She’d clung to that anger for the last week, even when she felt her resolve slipping, because she was fighting for Ryan just as much as herself. But seeing the two of them this afternoon at the P*lace… Ryan had said they were talking about her, but knowing him (and Renee), they’d probably also broached the subject of their own frayed friendship. She couldn’t tell if they’d made up or not; their expressions were serious, but not hostile, though certainly not warm.
If Ryan wasn’t mad at Renee, then why was she still hanging on to her pain?
Stacy sat up, pushing her blankets aside and swinging her legs to the floor. She groped for her slippers and robe before slipping out of her room and tiptoeing across the hall. She slowly pushed open the door to her sister’s room and peeked inside.
“Renee?” she whispered, blinking rapidly as her eyes adjusted to the darkness. “Are you awake?”
A lump in the vicinity of the bed stirred. “Stacy?” she heard her sister mumble, moments before her head appeared above the blankets. “Is that you?”
Stacy nodded, stepping into Renee’s room and quietly closing the door. She hesitated for a moment, long enough for Renee to sit up and switch on her bedside lamp.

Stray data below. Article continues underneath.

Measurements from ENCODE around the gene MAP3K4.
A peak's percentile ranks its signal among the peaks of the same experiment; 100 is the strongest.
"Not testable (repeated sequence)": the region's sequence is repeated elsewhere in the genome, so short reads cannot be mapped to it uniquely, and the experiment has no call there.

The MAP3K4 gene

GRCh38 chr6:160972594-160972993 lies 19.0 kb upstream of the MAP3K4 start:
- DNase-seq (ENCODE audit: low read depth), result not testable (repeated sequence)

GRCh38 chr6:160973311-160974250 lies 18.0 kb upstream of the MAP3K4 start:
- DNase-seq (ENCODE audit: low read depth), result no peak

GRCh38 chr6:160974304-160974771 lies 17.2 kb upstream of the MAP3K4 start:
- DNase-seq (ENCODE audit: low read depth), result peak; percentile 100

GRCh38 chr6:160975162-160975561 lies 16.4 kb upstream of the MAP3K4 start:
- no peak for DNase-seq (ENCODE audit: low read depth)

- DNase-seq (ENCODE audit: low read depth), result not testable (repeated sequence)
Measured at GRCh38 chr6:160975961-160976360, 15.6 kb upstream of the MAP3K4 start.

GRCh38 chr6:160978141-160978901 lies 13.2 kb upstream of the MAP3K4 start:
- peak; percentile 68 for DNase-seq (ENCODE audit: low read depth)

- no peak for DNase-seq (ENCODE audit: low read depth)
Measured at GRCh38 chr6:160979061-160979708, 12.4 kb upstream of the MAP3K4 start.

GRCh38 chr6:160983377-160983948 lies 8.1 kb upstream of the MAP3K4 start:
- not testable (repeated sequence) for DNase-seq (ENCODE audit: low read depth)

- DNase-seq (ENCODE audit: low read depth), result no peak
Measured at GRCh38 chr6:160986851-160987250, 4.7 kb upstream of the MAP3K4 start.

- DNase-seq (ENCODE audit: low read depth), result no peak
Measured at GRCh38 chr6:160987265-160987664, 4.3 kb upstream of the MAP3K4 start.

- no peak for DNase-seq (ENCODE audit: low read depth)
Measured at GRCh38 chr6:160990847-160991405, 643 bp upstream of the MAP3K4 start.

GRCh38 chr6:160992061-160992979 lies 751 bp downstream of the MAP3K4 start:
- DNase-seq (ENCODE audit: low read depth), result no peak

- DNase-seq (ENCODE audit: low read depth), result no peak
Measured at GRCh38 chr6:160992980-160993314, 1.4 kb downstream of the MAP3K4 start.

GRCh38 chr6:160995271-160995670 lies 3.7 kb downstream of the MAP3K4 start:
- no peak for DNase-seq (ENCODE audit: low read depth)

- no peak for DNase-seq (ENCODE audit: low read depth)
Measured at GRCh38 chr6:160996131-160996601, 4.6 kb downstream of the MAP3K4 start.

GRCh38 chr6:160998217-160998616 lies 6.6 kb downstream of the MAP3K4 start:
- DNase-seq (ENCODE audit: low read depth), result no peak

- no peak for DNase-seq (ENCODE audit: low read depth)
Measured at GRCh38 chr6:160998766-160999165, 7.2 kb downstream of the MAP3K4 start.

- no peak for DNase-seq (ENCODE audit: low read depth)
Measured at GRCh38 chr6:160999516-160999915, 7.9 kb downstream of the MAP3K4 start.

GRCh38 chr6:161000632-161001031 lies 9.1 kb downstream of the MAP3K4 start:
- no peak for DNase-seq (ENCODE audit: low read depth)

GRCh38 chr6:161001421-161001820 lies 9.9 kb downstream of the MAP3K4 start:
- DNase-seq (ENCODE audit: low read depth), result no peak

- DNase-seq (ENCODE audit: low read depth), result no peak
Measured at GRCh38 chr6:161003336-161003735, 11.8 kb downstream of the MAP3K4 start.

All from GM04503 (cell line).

“Do you want to – talk about something?” she asked hesitantly, her expression was wary, but curious, as she braced herself against the head board.
Stacy crossed the room on silent feet, toying with the belt of her robe. “I don’t want to fight with you anymore,” she burst out, sinking down onto the corner of Renee’s mattress.
A wave of relief crested over Renee’s features. “I don’t want to fight with you anymore, either,” she replied, reaching for her sister’s hands and giving them a squeeze. “Does this mean you’ve forgiven me?”
Stacy bit her lip, her eyes falling to her lap. “I know you didn’t mean to do what you did, but you still hurt me,” she murmured. “I trusted you with my secrets, and you betrayed my trust.”